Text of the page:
the heavy half

the heavy half

I Googled this marketing term before starting to write, just to see how current it still was.  I got a lot of nonsense about the rear ends of different kinds of trucks.  Nevertheless, I’m pressing on.   …a bit outdated, maybe; but still useful.

The heavy half isn’t about weight, and, strictly speaking, it isn’t about halves.  It’s an extension of the idea that consumption of a firm’s goods and services isn’t uniform across all customers.  Some use more, some use less.  But it may turn out–and very often does–that a relatively small number of customers represent a disproportionately large percentage of company profits.  Those customers are the heavy half.


For instance, in its heyday Nokia sold cellphones encrusted in jewels and/or encased in precious metals, mostly through the Vertu brand.  As I understand it, these high-priced phones accounted for about 5% of unit volume for NOK, but over 20% of profits.

Until very recently, and although the full positive impact was disguised through transfer pricing (most analysts had no clue), a luxury goods customer in Japan might have been worth 2x-4x what an affluent American or European one was.  So sales to Japanese customers might have represented 10% of total revenues, but could have been 30% of profits.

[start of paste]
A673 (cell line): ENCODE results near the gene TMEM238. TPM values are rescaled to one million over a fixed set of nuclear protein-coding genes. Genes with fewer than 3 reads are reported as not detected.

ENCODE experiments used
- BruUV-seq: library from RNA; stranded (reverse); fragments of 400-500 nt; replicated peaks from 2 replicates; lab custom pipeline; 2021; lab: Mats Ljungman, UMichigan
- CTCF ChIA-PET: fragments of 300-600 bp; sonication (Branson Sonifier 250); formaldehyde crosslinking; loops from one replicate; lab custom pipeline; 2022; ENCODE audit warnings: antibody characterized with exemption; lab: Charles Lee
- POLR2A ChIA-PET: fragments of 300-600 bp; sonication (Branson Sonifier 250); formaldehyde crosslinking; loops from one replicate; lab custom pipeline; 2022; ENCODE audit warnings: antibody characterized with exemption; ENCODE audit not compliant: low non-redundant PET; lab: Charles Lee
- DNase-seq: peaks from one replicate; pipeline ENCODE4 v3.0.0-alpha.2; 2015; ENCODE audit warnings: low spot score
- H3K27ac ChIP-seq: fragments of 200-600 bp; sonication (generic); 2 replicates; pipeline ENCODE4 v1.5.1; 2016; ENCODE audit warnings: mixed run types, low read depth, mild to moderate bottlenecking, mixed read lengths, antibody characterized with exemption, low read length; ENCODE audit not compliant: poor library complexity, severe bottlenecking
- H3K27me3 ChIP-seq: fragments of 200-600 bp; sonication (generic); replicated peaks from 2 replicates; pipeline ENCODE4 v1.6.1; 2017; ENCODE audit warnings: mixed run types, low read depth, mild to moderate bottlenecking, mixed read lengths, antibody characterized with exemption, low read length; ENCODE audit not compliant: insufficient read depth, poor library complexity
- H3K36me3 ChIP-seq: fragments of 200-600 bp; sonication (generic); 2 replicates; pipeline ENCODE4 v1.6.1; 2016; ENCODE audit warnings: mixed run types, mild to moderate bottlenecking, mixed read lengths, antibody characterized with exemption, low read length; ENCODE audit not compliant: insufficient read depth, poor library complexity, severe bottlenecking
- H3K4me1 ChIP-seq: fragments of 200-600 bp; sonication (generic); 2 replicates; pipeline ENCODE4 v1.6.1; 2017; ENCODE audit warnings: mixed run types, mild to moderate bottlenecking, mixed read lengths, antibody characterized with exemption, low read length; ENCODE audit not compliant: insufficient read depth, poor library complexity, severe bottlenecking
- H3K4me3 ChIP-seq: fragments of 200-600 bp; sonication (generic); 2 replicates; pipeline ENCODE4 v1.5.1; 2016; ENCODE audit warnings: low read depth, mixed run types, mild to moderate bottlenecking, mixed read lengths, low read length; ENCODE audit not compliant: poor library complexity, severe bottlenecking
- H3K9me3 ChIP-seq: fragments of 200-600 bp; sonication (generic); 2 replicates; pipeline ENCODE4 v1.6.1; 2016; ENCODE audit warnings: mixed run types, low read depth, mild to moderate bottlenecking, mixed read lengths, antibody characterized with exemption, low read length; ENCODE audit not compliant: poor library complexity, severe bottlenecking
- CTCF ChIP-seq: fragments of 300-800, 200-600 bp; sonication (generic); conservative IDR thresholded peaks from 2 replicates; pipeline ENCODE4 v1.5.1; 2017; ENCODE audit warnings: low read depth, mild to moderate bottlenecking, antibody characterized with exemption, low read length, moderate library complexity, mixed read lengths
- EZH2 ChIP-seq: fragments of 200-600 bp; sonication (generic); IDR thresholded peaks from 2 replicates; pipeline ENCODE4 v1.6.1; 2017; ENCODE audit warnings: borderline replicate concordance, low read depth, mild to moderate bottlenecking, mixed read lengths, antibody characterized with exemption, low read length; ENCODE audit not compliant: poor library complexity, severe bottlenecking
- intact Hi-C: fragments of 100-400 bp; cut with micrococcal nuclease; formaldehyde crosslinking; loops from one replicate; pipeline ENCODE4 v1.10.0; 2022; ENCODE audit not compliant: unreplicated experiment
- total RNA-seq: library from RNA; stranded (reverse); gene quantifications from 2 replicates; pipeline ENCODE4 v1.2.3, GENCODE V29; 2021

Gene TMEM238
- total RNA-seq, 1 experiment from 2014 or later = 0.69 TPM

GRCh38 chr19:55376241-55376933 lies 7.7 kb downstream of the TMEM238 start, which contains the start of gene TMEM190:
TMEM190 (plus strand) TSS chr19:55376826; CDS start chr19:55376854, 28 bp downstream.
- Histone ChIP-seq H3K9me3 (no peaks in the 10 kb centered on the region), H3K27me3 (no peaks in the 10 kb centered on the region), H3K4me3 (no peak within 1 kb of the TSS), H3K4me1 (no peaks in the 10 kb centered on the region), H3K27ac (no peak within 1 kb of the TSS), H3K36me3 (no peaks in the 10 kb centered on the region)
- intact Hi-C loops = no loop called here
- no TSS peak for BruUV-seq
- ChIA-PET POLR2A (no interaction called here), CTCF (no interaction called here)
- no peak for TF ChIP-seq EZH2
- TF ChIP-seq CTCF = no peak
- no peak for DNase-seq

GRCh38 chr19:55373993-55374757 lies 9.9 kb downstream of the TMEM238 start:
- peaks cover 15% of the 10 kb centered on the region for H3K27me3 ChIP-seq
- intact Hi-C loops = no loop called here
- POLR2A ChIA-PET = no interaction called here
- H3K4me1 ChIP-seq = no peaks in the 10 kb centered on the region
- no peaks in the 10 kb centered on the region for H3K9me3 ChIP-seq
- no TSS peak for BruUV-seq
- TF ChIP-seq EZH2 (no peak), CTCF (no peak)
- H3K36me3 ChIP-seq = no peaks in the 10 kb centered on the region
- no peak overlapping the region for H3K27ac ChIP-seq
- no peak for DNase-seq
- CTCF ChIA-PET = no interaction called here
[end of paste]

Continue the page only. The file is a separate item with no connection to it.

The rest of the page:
Customers in the midwest drink twice as much Coke as those in California.  Supposedly, 20% of the beer drinkers in America consume 80% of the brew.  In these cases, the heavy half is probably also literally true.

The top 20% of US consumers by income buy about half the discretionary items sold here.  The bottom 20% buys almost nothing.

why it’s important

Any well-managed company knows who its heavy half is.  Most don’t want anyone else to know.  They don’t want to alert the competition, for one thing.  But the heavy half can also be a mixed blessing.  If 20% of your customers buy 60% of your products–and there are thousands of them, that’s great.  If one customer buys 90%, that’s potential trouble if it dawns on him how important he is.

For an investor, discovering a company’s customer/profit profile can be key, especially if you do so ahead of everyone else.  It gives you an inside track to forecasting earnings surprise.

why today

Why am I writing about this today?  I read a Wall Street Journal article about the gambling industry recently that asserted that it has a dramatically skewed profit profile.  According to the newspaper, almost all the income comes from about 10% of the customers.

I think that’s wrong. More tomorrow.

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